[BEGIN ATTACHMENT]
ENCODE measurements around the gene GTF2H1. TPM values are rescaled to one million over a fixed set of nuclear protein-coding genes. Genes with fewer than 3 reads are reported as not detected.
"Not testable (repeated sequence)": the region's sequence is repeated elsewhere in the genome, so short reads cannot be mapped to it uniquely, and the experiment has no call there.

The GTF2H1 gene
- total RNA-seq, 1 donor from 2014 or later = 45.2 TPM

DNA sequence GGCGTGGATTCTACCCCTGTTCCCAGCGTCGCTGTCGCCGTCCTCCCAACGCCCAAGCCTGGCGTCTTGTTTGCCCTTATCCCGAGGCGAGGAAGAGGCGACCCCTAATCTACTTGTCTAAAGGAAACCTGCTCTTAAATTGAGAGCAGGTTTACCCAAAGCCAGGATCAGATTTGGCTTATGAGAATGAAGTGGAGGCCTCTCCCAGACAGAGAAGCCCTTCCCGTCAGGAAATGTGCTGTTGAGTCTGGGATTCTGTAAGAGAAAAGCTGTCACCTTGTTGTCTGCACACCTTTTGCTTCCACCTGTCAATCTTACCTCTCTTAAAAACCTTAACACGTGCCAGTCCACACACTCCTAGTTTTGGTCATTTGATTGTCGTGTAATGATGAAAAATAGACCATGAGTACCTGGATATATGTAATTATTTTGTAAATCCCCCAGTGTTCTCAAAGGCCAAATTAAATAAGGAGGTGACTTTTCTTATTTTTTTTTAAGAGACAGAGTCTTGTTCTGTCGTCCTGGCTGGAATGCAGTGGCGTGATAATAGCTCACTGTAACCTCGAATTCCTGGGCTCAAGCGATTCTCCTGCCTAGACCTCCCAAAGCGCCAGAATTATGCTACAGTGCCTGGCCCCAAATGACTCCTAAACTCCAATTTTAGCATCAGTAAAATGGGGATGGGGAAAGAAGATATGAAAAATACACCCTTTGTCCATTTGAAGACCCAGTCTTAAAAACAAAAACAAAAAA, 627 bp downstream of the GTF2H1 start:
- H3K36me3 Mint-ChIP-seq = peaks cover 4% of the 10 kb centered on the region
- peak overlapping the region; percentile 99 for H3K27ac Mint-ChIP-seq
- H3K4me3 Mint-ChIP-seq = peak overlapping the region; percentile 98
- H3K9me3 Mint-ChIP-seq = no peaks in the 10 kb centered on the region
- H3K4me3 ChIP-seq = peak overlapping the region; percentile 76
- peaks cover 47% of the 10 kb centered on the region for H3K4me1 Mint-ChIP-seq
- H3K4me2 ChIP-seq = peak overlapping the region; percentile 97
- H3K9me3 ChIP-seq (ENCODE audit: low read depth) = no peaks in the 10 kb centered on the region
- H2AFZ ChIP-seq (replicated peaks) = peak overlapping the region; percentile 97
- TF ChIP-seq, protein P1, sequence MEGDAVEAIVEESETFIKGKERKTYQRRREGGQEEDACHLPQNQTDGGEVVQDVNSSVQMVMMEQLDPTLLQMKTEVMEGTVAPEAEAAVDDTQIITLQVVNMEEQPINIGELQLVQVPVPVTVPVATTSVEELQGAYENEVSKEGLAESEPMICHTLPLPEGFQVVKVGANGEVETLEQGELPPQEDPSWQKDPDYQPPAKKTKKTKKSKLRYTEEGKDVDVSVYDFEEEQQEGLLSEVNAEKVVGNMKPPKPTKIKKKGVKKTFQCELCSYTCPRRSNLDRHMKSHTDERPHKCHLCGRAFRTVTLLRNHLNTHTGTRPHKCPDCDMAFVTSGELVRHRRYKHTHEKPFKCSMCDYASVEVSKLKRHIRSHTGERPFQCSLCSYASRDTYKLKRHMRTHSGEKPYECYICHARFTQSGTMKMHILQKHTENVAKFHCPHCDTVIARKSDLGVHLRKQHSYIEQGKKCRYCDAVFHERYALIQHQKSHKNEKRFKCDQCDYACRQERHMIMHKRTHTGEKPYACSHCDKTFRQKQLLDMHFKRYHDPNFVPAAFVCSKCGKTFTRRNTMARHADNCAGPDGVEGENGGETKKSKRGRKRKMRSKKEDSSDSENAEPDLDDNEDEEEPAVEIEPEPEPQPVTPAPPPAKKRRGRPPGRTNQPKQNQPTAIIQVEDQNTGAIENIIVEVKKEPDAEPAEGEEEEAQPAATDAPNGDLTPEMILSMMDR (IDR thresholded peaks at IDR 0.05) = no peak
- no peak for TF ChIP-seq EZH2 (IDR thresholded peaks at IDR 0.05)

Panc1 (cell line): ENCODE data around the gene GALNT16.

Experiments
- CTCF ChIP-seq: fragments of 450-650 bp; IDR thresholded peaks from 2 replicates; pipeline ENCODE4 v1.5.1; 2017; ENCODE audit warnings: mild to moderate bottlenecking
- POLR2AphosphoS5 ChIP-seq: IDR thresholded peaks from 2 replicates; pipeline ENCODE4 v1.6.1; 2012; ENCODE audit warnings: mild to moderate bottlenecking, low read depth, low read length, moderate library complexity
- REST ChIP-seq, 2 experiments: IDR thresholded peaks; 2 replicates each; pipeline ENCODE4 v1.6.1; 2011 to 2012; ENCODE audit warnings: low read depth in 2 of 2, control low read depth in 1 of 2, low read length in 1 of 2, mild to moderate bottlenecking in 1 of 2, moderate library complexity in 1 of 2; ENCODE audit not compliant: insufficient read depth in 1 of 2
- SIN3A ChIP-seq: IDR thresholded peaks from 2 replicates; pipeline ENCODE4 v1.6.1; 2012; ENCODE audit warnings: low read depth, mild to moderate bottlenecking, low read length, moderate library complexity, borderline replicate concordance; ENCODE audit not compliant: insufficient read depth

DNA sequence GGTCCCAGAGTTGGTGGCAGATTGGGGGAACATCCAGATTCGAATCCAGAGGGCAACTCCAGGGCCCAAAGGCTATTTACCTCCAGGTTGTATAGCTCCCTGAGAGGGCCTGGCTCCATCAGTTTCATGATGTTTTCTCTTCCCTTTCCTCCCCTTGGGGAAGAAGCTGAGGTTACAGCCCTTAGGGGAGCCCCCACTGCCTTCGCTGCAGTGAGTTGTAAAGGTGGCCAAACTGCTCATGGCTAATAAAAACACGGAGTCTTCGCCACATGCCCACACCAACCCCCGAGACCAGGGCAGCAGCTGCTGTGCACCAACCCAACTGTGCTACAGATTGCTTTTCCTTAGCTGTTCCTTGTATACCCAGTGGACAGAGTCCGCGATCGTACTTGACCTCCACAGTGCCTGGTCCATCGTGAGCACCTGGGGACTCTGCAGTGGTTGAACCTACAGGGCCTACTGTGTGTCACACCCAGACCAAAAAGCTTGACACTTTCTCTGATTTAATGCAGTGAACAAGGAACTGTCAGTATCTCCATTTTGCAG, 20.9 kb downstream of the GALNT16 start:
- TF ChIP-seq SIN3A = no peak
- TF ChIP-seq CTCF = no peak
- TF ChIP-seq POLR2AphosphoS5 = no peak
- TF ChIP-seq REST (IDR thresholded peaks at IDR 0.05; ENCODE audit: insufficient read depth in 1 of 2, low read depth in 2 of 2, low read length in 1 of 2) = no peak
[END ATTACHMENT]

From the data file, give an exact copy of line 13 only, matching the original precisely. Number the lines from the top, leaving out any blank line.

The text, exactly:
- H3K9me3 ChIP-seq (ENCODE audit: low read depth) = no peaks in the 10 kb centered on the region